UBC Theses and Dissertations
A web service based disaster response interface for the DR NEP platform Wang, Tiange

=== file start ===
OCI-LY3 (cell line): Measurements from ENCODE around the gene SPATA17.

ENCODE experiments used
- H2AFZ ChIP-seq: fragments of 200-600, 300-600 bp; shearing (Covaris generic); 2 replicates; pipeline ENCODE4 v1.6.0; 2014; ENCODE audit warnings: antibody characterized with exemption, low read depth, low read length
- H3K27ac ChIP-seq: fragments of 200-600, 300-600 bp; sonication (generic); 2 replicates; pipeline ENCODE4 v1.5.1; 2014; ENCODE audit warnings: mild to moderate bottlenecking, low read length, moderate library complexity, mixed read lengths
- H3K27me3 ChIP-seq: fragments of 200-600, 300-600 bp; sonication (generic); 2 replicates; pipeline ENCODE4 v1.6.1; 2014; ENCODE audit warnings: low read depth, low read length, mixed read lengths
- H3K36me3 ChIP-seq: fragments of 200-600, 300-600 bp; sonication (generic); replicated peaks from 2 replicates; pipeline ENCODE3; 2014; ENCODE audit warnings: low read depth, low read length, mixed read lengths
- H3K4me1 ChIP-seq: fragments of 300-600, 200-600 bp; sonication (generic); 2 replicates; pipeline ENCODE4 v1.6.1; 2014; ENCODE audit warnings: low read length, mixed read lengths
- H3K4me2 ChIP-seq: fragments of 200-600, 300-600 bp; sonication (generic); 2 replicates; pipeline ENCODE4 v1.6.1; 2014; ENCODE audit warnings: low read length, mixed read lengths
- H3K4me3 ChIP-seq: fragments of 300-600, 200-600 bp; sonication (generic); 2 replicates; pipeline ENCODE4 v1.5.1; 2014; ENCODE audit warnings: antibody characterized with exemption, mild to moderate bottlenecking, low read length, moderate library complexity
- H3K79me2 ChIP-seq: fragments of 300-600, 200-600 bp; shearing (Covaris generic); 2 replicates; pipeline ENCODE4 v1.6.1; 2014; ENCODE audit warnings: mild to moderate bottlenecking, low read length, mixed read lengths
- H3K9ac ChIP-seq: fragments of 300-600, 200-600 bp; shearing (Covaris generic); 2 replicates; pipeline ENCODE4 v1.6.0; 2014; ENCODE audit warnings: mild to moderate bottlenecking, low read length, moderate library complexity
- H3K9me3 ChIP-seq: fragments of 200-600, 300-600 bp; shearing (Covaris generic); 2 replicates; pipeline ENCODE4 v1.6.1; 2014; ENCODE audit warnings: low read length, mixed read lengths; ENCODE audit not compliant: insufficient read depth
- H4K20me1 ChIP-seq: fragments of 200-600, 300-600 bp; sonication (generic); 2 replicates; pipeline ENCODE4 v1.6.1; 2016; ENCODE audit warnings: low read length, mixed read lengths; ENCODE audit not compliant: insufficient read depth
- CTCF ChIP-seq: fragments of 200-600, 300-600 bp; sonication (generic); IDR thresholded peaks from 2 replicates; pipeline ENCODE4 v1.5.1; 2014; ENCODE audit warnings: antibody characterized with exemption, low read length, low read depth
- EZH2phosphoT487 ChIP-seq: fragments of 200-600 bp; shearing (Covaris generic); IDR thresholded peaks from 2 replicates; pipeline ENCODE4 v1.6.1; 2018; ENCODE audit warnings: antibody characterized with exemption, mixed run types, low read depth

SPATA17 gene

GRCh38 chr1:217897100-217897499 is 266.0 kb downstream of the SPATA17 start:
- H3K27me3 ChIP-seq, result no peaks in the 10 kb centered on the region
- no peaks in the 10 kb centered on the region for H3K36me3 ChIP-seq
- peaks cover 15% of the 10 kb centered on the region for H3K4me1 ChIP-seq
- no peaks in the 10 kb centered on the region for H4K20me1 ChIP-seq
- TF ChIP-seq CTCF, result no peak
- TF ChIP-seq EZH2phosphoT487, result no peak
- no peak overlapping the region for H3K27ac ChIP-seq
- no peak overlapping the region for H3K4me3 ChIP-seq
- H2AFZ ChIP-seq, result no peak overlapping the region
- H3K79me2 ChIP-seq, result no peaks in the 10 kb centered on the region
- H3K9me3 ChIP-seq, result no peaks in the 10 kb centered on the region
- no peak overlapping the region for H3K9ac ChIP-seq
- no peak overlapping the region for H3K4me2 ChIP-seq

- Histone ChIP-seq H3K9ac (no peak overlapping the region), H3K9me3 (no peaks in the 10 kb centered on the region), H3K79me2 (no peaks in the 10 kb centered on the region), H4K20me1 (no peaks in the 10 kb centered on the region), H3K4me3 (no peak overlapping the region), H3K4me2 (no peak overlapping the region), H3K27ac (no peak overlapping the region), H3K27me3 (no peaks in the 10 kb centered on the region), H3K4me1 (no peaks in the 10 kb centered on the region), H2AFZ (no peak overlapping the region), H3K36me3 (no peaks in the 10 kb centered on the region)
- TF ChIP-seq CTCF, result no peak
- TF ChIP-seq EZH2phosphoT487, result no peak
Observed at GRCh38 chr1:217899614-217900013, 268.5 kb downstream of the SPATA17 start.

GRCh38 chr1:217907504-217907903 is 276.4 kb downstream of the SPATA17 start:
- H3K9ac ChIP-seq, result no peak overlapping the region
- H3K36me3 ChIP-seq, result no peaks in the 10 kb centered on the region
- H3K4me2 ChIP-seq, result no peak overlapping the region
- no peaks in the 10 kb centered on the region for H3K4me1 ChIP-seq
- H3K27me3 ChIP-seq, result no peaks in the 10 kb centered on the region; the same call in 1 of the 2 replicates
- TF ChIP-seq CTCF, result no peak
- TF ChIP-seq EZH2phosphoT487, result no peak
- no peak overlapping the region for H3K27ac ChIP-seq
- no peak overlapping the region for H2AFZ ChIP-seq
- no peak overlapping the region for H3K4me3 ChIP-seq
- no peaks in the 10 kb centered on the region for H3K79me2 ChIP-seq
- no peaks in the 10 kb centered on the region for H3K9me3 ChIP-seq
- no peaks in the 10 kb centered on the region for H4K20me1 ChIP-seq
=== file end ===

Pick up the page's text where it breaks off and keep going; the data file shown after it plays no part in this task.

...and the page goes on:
The Infrastructure Interdependencies Simulation (I2Sim) team led by Dr. José R. Martí at the University of British Columbia has been researching the hidden interdependencies between complex infrastructures for several years . The I2Sim platform was developed on the foundation of Matlab Simulink and has been significantly improved by researchers and engineers since the first version of the toolbox created in 2007 . The current version of the I2Sim toolbox has versatile capabilities on many applications such as disaster response, resource optimization, financial management, etc. For disaster response application, in particular, the I2Sim team has formed a group of engineers in cooperation with the University of Western Ontario and the University of New Brunswick to develop the Disaster Response Network Enabled Platform (DR NEP). DR NEP is a distributed platform that communicates through an Enterprise Service Bus (ESB)utilizing the state-of-the-art Lightpath services provided by CANARIE. With advanced computing power and high speed network connections, DR NEP is able to integrate I2Sim with other simulators and services, which are physically located all over Canada, to perform real time simulations and provide decision support for emergency responders. To further enhance user experience and improve the user interface for emergency responders, Web services were used in the project to create a web-based platform to display the simulation results on web pages and GIS systems, such as Google Earth. This platform enables responders to update and exchange information from standard web browsers and Google Earth. Simulation experts can use the website to control simulation and view simulation results and feedback from the website. A test case which involves the 2011 Tohoku earthquake incident in Japan is included in this report to demonstrate the simplicity of the user interface and the contribution of the web service to DR NEP. In addition, "what-if" scenarios were conducted on the model to explore better emergency responding strategies. The results from the simulation were studied and analyzed in detail. DR NEP is a fully functioning platform with complete components. With sufficient information provided by emergency responders or local resource management facilities, a complete model can be constructed for simulation and study. The next phase of the development would be model automatic creation, ergonomic user interface design, improvement on role-based access and model validation methodology development. Recommendations to those problems are included accordingly. As a member of the DR NEP team, I have been involved in most of the phases of the platform development. My main contribution to the team includes designing part of the table structures in database schema, implementing the web services for data visualization (Google Earth and the associated web services) and constructing the Japan Sendai City model.
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